It dawns about as slowly as the pox start to form. At first, you shake it out of your mind's Plausibility File -- nope, too unlikely. But those bumps don't lie. Sooner or later, you are faced with the awful truth:
You are an adult, and you have the chicken pox.
It happened to me last week, about 30 years after it should have.
No, the baby wasn't in any danger. Her mother had the good sense to have gotten chicken pox as a child. She thus passed her immunity along through mother's milk.
And no, I have no idea either where I got it or why I didn't get it as a kid like every other human being. All I can tell you is that the doctor chuckled a little when he looked me over. "They don't have you in the medical books," he said. It wasn't exactly the distinction I'd been dreaming about.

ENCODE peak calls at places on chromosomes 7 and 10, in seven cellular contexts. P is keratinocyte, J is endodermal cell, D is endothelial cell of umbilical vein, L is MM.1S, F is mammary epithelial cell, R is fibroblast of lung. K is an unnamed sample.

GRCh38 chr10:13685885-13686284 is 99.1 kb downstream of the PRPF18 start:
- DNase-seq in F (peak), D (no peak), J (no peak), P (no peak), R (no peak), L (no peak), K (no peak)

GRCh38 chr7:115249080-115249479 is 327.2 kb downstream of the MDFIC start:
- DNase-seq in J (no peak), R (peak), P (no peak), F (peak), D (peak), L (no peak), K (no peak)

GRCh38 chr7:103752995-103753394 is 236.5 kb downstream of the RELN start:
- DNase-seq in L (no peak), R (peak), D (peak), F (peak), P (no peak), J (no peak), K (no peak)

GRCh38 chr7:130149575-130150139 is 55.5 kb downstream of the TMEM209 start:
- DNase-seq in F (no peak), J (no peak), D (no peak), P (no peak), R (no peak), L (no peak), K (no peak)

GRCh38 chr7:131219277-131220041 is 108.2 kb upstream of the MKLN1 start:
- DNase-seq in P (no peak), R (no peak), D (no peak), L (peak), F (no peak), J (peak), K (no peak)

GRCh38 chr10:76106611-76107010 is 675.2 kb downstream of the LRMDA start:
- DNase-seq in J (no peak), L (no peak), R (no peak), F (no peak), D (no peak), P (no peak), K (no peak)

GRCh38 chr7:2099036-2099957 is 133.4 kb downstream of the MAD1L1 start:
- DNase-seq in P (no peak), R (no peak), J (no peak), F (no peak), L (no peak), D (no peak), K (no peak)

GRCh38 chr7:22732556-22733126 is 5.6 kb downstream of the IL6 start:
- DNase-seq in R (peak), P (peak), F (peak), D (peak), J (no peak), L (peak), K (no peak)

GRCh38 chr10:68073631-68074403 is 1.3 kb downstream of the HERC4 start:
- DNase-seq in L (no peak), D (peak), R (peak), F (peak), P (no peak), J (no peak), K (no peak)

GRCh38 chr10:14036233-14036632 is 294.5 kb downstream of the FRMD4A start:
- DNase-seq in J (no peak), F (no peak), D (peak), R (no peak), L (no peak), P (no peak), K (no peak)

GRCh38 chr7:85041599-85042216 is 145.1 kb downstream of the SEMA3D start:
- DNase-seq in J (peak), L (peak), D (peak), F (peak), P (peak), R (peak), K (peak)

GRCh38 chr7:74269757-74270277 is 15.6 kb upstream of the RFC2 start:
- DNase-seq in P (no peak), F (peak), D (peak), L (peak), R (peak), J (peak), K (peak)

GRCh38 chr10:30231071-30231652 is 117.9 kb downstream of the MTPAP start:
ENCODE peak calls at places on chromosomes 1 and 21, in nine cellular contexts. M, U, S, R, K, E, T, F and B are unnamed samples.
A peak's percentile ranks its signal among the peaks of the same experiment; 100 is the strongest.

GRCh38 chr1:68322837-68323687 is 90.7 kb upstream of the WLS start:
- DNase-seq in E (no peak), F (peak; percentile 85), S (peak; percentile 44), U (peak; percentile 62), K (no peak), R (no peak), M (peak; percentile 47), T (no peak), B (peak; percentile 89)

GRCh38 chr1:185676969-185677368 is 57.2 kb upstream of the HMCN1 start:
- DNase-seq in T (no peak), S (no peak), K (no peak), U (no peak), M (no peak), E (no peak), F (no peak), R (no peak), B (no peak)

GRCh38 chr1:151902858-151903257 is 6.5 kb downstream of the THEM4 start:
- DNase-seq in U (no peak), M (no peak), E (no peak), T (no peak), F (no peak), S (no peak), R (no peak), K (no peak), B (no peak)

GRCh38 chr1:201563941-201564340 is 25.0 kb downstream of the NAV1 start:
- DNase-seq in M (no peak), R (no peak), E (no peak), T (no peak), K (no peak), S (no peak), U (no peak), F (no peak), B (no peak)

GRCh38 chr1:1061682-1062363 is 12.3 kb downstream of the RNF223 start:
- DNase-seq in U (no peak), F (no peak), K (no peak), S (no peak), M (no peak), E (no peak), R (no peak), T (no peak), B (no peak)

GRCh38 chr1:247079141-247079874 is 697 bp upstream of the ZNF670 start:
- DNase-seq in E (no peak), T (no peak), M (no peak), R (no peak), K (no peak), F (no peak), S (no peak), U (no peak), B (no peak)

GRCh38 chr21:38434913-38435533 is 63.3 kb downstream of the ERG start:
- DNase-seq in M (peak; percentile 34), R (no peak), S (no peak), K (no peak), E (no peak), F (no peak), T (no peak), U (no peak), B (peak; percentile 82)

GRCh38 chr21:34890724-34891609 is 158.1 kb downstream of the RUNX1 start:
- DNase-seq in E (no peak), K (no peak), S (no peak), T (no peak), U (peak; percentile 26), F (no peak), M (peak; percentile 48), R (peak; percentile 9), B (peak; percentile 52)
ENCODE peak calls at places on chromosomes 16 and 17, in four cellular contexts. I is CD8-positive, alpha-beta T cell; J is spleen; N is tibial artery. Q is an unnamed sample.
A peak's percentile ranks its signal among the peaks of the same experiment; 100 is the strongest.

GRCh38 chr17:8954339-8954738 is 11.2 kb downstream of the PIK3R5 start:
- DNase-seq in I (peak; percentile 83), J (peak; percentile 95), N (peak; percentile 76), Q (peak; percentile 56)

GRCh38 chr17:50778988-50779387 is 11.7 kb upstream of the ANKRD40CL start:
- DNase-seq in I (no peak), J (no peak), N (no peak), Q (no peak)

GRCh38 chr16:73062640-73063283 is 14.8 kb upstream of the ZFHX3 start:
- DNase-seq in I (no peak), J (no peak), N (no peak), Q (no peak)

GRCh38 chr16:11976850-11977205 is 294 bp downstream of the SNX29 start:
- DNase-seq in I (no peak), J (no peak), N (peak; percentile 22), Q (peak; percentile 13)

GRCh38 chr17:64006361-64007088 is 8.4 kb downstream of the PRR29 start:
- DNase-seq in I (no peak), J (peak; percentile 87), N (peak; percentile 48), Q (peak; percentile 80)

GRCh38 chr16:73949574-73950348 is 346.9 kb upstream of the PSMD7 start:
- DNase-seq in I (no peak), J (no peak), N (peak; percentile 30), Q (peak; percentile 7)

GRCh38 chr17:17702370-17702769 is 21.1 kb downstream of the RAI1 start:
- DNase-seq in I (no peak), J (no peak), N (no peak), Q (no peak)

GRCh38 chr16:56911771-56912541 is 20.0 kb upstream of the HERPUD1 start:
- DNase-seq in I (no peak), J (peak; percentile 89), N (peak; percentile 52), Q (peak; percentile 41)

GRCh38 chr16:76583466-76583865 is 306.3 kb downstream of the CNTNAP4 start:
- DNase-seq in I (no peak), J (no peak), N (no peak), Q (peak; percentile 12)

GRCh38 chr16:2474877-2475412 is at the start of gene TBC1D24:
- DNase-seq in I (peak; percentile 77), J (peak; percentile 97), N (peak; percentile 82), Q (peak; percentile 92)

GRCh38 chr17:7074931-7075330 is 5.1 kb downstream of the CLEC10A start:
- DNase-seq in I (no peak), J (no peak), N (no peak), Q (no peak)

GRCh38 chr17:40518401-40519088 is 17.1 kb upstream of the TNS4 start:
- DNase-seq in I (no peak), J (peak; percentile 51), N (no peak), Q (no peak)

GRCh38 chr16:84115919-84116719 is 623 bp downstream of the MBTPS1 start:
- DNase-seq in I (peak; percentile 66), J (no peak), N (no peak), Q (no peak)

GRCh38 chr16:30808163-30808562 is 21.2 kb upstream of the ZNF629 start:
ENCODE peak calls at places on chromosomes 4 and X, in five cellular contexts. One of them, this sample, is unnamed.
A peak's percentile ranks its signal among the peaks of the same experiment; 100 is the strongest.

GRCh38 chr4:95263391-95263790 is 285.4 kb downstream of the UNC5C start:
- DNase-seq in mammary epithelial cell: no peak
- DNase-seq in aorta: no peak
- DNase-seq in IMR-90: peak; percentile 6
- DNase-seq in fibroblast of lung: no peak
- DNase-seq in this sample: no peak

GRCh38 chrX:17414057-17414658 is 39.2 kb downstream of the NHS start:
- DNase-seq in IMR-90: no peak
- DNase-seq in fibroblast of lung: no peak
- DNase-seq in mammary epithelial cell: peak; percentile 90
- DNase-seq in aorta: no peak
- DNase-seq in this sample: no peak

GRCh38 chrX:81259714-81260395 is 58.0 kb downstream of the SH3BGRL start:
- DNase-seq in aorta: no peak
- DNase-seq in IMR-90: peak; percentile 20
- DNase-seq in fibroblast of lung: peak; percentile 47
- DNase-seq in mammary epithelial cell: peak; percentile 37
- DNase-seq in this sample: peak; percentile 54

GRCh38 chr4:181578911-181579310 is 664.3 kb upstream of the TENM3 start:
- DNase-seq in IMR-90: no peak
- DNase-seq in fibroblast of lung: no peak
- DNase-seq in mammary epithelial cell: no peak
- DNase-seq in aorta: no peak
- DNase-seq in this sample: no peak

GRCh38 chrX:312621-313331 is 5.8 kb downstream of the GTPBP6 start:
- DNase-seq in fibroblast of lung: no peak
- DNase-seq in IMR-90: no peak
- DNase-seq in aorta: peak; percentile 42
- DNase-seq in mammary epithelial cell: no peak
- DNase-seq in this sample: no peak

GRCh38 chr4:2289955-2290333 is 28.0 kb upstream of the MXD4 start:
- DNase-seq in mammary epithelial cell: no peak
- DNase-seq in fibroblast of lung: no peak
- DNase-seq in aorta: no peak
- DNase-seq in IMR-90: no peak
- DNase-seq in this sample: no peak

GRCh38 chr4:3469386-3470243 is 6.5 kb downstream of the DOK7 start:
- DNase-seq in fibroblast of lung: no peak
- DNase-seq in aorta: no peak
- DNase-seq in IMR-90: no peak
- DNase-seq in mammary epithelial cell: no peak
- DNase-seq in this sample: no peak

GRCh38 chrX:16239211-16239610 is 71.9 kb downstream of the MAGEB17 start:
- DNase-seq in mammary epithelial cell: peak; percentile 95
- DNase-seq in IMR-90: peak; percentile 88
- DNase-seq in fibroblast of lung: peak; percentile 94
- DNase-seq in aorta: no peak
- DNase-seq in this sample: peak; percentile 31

In case you've forgotten, there's no treatment for chicken pox. You simply stay out of communication with the rest of the world until you're not contagious any more.
For me, that meant reading six weeks worth of saved magazines, answering letters I'd expected to forget about answering and figuring out which afternoon radio program I liked best. I hadn't listened to the radio at the same time on four consecutive afternoons for years.
But worst of all were the jokes.
I got bored with explaining that it's mumps that can make adult men sterile. I got tired of people telling me that, in my case, it had to be the turkey pox, because I was one.
I absolutely deny that Some Divine Being got even with me for having to read nine weeks worth of Children's Hospital columns. And if I hear again how much my skin resembles an acne-infested teen-ager's, I'll burst.
In any case, as the cowboys say, I'm back in the saddle again. I may not look so terrific, and I've felt greater. But it's good to be back